10 Things You Need To Know About Defunding The Police: What Does It Mean?

Isheka N. Harrison
Written by Isheka N. Harrison
In the wake of ongoing protests over the murder of George Floyd, activists have been rallying about defunding the police. Protesters rally Wednesday, June 3, 2020, in Phoenix, demanding the Phoenix City Council defund the Phoenix Police Department. The protest is a result of the death of George Floyd, a black man who died after being restrained by Minneapolis police officers on May 25. (AP Photo/Matt York)

In the wake of ongoing protests over the murder of George Floyd, activists have been rallying about defunding the police. But what exactly does it mean? Here are 10 things to know about defunding the police.

Defunding the police is not a new idea

The concept of defunding the police has been around in activist circles for years. While not a new concept, the idea is gaining steam across the country. Protestors are calling on leaders to defund the police since the rash of Black citizens being murdered by law enforcement is not slowing down.

Activists want leaders to reallocate money from police departments’ billion-dollar budgets and reinvest it in community services

Activists want to take money away from law enforcement agencies and reinvest it in ways that “prioritize housing, employment, community health, education and other vital programs, instead of police officers,” according to The Guardian.

“Why can’t we look at how it is that we reorganize our priorities, so people don’t have to be in the streets during a national pandemic?” Black Lives Matter co-founder Alicia Garza asked during an interview on NBC’s Meet the Press.

The U.S. spends $115 billion on policing

Despite the crime rate falling, the cost of policing is rising. A Bloomberg Business Week report states:

“Despite the rising dollar amounts, policing has consistently made up about 3.7% of state and local budgets since the 1970s. However, crime has been trending downward for years: Violent crime and property crime have fallen significantly since the early 1990s, according to U.S. Bureau of Justice Statistics data.”

There’s evidence defunding the police can lead to less crime

There were 21,000 fewer crimes in 2014 and 2015 when the New York Police Department pulled back on “proactive policing” than there were two years later, according to a 2017 report.

Some lawmakers across the country support defunding police

In response to protests, some lawmakers have said they’ll work on cutting police budgets. For example, Los Angeles Mayor Eric Garcetti said he would look to cut as much as $150 million from the police. Just two days earlier, Garcetti pushed forward a city budget to increase it by 7 percent, the Guardian reported.

A New York councilman has called for a $1 billion divestment from the New York Police Department.

In PhiladelphiaBaltimoreWashington, DC.., San Francisco and other cities, local policymakers have said they support some form of defunding or opposing police budget increases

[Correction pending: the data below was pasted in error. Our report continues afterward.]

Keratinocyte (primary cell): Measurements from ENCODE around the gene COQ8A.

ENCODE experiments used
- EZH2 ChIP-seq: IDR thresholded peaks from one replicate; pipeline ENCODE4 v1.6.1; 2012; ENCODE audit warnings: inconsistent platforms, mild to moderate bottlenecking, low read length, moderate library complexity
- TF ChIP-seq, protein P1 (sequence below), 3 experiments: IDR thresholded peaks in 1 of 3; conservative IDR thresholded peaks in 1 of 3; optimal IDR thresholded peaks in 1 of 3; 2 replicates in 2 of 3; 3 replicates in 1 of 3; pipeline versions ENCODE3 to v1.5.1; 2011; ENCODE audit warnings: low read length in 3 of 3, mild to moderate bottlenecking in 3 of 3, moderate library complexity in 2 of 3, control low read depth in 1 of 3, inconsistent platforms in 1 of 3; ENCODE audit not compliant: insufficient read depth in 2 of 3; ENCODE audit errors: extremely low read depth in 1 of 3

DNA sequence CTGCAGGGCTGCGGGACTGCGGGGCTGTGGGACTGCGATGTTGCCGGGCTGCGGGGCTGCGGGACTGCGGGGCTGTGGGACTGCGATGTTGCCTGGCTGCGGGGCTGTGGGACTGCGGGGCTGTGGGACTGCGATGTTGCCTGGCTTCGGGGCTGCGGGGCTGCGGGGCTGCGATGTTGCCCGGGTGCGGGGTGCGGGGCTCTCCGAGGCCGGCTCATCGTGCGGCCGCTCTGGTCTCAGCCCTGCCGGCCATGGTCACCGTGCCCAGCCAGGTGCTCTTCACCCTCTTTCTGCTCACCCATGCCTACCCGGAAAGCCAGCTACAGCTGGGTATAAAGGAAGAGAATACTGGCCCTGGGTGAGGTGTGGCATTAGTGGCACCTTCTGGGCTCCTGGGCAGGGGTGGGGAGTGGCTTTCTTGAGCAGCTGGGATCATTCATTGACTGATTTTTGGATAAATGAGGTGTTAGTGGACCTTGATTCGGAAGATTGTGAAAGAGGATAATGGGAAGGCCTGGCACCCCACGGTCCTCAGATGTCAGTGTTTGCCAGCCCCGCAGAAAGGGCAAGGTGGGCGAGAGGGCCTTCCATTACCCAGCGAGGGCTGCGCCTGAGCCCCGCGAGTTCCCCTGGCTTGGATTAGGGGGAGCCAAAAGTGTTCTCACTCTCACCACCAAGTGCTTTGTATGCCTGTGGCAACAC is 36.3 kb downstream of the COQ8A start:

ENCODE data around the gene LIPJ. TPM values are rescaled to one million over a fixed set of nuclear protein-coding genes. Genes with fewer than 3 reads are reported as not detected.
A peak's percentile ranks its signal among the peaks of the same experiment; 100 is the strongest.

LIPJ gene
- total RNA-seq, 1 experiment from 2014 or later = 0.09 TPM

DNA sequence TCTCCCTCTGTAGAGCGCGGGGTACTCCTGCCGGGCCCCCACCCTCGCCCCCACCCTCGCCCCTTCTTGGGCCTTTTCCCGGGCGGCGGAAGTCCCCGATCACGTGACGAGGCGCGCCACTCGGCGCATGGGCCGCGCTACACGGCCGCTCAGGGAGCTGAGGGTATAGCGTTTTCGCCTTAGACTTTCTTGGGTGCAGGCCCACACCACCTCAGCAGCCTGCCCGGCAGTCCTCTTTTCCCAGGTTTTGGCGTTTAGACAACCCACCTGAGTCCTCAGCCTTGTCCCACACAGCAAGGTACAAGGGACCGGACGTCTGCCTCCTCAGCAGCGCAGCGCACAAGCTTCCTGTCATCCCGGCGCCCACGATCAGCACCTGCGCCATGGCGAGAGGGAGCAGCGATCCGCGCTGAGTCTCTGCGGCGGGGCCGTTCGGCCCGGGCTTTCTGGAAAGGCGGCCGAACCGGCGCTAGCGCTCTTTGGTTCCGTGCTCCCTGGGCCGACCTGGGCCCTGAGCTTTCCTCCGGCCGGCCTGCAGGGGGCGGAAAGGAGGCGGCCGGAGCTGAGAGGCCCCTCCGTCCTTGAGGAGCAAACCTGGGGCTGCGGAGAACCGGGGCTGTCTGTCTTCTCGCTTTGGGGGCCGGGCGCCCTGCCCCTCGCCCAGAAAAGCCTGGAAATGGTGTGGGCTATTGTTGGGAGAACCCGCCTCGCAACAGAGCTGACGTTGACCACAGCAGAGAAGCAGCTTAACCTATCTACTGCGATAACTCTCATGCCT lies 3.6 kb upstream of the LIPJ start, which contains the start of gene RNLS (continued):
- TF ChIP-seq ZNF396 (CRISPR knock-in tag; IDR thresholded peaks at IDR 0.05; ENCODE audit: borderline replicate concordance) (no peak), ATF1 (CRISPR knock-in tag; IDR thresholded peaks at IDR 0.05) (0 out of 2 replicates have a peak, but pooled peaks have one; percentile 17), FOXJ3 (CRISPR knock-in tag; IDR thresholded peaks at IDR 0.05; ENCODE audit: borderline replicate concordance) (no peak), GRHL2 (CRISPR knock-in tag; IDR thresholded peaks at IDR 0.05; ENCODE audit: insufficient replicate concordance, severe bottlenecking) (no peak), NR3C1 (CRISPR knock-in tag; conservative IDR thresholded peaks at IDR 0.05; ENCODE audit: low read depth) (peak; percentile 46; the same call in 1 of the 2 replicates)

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Some activists want police forces to be abolished completely

Some protestors are asking police departments be dissolved altogether, according to CNN. Since the police are called to protect and serve, but many Black Americans feel threatened by them, some believe the country is better off without police.

The Minneapolis City Council voted to disband its police department

The Minneapolis City Council voted on Sunday to invest in community-based public safety programs in response to activists’ call to defund the police, Forbes reported.

Council President Lisa Bender and a majority of her peers announced a plan to “end our city’s toxic relationship with the Minneapolis Police Department,” CNN reported.

“We’re here because we hear you. We are here today because George Floyd was killed by the Minneapolis Police,” Bender said. “In Minneapolis and in cities across the United States it is clear that our existing system of policing and public safety is not keeping our communities safe.”

Activists say defunding the police will decrease access to resources that hurt Black communities

Defunding the police “means that we are reducing the ability for law enforcement to have resources that harm our communities,” said Patrisse Cullors, co-founder of Black Lives Matter.

“It’s about reinvesting those dollars into Black communities, communities that have been deeply divested from,” she added in an interview.

The group MPD150 is a good resource to address questions about defunding police

Defunding police is about “strategically reallocating resources, funding, and responsibility away from police and toward community-based models of safety, support, and prevention,” according to MPD150.

Describing itself as “a people’s project evaluating policing,” MPD150 says it’s “working towards a police-free Minneapolis,” according to its website.

Democratic presidential nominee Joe Biden says police should be reformed, not defunded

A Biden spokesman said the former vice president does not want police departments abolished, according to a Washington Post article.

“As his criminal justice proposal made clear months ago, Vice President Biden does not believe that police should be defunded,” Andrew Bates said in a statement. “He hears and shares the deep grief and frustration of those calling out for change, and is driven to ensure that justice is done and that we put a stop to this terrible pain.”